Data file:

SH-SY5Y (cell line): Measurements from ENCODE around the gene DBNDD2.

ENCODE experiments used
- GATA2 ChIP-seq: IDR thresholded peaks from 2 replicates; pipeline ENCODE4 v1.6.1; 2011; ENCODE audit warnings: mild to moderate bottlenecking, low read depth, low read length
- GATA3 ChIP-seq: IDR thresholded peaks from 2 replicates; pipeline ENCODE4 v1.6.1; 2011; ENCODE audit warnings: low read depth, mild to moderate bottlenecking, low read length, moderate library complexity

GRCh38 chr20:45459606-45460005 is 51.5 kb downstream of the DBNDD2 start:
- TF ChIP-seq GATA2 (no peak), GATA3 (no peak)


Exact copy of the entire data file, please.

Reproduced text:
SH-SY5Y (cell line): Measurements from ENCODE around the gene DBNDD2.

ENCODE experiments used
- GATA2 ChIP-seq: IDR thresholded peaks from 2 replicates; pipeline ENCODE4 v1.6.1; 2011; ENCODE audit warnings: mild to moderate bottlenecking, low read depth, low read length
- GATA3 ChIP-seq: IDR thresholded peaks from 2 replicates; pipeline ENCODE4 v1.6.1; 2011; ENCODE audit warnings: low read depth, mild to moderate bottlenecking, low read length, moderate library complexity

GRCh38 chr20:45459606-45460005 is 51.5 kb downstream of the DBNDD2 start:
- TF ChIP-seq GATA2 (no peak), GATA3 (no peak)